On the eve of retirement, Kirk and McCoy are charged with assassinating the Klingon High Chancellor and imprisoned. The Enterprise crew must help them escape to thwart a conspiracy aimed at sabotaging the last best hope for peace.
Captain Picard and his crew pursue the Borg back in time to stop them from preventing Earth's first contact with an alien species. They also make sure that Zefram Cochrane makes his famous maiden flight at warp speed.
A prequel series, set 100 years before the original Star Trek series, which focuses on the early years of Starfleet, leading up to the formation of the Federation and the Earth-Romulan Wars. The series is set aboard the Earth ship Enterprise NX-01, captained by Jonathan Archer.
In the late 23rd century, the gala maiden voyage of the third Starship Enterprise (NCC-1701-B) boasts such luminaries as Pavel Chekov, Montgomery Scott and the legendary Captain James T. Kirk as guests. But the maiden voyage turns to disaster as the unprepared ship is forced to rescue two transport ships from a mysterious energy ribbon. The Enterprise manages to save a handful of the ships' passengers and barely makes it out intact... but at the cost of Captain Kirk's life. Seventy-eight years later, Captain Jean-Luc Picard and the crew of the Enterprise-D find themselves at odds with the renegade scientist Tolian Soran... who is destroying entire star systems. Only one man can help Picard stop Soran's scheme... and he's been dead for seventy-eight years. Written by
Gregory A. Sheets <email@example.com>
In the holodeck scene, Troi (when she goes to help Picard) hands over the sailing ship's helm to an elderly man. This man is, in real life, the captain of the boat (the Lady Washington, owned by Grays Harbor Historical Seaport in Aberdeen, Washington) which was used in filming this scene. The same ship also portrayed the Interceptor in the movie Pirates of the Caribbean: The Curse of the Black Pearl (2003). See more »
After Soran punches B'Etor, her lip bleeds and the blood is red. This is not an error. Except for Star Trek VI: The Undiscovered Country, where Klingon blood is bright pink, it's always red, so, at most, this goof belong to that movie, not this one, and even in that movie it's not a goof (see trivia section for "The Undiscovered Country"). See more »
[the journalists are all talking at the same time, trying to get their questions in]
How does it feel to be back on the Enterprise bridge?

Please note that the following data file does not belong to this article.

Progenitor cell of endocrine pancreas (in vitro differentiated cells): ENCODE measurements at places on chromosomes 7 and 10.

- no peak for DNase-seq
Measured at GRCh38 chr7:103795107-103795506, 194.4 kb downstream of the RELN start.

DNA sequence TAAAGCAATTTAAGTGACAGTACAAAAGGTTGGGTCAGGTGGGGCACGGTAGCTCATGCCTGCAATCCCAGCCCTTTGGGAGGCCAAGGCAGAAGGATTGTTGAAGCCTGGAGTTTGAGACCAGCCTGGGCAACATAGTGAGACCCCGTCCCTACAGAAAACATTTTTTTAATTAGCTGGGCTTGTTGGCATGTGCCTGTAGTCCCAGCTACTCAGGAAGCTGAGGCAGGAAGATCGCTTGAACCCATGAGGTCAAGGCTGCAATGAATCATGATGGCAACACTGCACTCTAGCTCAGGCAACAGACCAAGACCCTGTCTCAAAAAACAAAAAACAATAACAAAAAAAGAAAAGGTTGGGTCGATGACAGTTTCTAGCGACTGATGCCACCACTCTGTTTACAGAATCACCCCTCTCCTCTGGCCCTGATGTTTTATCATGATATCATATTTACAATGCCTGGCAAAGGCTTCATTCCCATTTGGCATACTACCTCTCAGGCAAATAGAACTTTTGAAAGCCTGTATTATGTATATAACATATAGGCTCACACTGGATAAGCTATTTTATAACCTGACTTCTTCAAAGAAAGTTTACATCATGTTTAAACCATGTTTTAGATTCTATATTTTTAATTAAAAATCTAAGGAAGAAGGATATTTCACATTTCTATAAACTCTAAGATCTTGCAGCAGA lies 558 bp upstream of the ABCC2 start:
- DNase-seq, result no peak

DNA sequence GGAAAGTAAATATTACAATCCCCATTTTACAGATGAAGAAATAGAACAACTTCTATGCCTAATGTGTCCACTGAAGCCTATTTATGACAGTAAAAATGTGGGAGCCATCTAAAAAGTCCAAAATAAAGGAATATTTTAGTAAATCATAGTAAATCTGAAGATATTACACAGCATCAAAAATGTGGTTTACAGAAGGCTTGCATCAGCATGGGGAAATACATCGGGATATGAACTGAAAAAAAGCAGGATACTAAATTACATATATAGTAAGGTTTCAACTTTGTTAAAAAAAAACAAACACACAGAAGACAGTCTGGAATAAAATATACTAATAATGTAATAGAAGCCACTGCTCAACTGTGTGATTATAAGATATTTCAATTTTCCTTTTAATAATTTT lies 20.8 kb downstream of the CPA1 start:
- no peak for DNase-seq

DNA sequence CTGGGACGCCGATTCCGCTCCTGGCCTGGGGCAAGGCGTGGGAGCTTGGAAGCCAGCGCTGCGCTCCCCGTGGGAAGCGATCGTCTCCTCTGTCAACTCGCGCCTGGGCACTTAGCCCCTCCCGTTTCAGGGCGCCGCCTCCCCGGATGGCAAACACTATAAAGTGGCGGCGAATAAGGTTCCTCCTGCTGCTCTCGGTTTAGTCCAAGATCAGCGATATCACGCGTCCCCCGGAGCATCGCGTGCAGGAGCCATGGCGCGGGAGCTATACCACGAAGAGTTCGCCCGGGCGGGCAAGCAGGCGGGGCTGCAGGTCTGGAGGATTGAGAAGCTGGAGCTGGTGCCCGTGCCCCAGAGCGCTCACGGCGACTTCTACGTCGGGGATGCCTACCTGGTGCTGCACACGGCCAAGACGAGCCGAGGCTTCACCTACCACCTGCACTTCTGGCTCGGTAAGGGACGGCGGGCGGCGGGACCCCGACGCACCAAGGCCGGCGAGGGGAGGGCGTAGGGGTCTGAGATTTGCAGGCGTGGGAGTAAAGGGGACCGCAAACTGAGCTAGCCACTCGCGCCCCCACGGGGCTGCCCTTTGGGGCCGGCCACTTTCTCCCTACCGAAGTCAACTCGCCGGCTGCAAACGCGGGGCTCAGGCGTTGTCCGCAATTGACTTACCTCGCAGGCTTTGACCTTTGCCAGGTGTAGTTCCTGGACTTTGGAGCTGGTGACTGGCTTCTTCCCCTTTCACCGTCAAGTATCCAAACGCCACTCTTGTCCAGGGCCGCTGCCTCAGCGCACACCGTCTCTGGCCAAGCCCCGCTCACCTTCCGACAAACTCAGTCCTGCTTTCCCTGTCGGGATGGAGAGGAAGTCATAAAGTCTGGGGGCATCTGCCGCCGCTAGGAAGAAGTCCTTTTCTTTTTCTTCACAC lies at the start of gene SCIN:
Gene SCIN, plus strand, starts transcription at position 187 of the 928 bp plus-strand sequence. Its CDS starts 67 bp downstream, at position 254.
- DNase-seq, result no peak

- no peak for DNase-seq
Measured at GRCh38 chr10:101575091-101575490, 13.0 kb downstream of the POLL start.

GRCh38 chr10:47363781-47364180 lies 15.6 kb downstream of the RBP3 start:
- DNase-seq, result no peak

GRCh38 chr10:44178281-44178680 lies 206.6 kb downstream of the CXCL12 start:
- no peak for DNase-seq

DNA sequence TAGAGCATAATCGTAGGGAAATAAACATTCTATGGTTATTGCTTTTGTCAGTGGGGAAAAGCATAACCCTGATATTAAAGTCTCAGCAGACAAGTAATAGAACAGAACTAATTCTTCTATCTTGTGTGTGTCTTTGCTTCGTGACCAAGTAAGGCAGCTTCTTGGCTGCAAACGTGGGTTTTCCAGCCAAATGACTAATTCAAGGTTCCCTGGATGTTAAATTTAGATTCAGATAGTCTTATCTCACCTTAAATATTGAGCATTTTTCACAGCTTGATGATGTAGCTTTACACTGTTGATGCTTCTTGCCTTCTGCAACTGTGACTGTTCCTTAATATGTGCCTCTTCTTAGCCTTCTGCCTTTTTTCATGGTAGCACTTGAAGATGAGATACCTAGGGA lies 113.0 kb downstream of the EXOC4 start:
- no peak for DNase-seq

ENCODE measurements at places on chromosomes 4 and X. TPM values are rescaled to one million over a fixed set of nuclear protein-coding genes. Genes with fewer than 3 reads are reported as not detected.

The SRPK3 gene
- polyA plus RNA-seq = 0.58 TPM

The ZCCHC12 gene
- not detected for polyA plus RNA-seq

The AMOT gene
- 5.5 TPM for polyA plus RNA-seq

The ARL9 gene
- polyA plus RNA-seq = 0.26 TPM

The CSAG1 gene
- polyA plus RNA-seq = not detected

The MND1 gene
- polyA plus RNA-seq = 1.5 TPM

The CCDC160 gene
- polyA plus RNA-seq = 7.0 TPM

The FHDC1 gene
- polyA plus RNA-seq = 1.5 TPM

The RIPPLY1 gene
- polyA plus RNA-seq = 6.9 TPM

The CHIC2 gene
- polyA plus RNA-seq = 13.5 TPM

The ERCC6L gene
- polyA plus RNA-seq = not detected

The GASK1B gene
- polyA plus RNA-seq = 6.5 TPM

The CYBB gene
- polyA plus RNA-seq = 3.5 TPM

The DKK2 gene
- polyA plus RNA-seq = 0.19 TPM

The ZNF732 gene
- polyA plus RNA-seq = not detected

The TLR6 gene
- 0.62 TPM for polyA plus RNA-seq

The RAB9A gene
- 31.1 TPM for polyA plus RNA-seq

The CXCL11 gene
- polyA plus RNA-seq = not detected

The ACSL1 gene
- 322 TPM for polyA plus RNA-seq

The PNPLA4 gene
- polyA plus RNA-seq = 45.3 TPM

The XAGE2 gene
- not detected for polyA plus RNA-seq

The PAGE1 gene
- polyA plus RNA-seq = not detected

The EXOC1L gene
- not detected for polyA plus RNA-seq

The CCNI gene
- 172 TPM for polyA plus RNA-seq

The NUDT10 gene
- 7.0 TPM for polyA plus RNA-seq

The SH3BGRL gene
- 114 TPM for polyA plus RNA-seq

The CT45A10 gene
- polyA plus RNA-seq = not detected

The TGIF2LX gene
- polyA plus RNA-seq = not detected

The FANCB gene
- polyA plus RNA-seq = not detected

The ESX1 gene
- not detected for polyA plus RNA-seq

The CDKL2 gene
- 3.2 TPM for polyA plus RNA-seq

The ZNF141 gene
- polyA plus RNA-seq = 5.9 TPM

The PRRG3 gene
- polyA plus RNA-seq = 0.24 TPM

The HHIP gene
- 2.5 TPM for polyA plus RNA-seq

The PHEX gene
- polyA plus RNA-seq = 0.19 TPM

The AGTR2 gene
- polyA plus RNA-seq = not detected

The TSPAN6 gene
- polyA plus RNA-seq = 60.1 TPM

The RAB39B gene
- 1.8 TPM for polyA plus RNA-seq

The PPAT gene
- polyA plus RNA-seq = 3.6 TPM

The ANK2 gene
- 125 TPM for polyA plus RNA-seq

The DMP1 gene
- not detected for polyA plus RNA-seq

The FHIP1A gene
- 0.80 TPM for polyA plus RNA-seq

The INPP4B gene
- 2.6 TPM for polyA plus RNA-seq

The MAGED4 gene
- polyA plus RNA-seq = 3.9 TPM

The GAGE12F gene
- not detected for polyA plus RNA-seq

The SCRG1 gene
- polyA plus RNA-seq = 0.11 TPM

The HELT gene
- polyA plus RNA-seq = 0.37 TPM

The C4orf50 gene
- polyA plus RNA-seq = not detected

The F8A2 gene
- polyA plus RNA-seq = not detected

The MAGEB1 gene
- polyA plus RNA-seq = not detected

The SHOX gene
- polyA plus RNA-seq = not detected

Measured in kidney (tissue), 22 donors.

Captain Chekov, what are the most significant changes...
Captain Kirk, can I ask you a few questions?
Did you participate in the redesign?
We'd like to know how you feel about being...
I appreciate the...
Excuse me. Excuse me. Excuse me. There will be plenty of time for questions later. I'm Captain John Harriman and I'd like to welcome you all ...
[...] See more »
An engaging adventure with exciting action and an interesting story.
*** out of ****
Star Trek: Generations stands out, in my mind, as the most underrated of all the Trek installments. Fans of the original series may not like the transition from old to new, but I personally prefer the crew of The Next Generation, and having been familiar with these characters through the show's seven season run on TV, seeing them on the big-screen was a welcome sight. Personal preference aside, Generations does a fine job of delivering an engrossing tale packed with exciting action and understated humor.
The plot involves an energy ribbon called the Nexus, a place where time has no meaning, where you can live out your greatest joys without fear or worry.
A near deranged scientist, named Soran (Malcolm Mcdowell), has amassed a horrific plan to enter the Nexus, one which could cause monumentous destruction and kill hundreds of millions. It becomes a race as the crew of the Enterprise-D struggles to find Soran before disaster strikes.
Generations has a fair share of problems, but for the most part, it's a very entertaining adventure boosted by excellent special effects and good performances. The film's highlight is the spectacular crash of the Enterprise, one of the most harrowing, exhilarating action sequences of any of the Star Trek films. Then, of course, there's the meeting between the two captains, Picard and Kirk, a memorable union that symbolically passes the torch and ends on a poignant note, which is enough to ignore the plot holes in the climax. Definitely recommended, Generations is a good stand-alone film and makes for an enjoyable warm-up to the superb First Contact.
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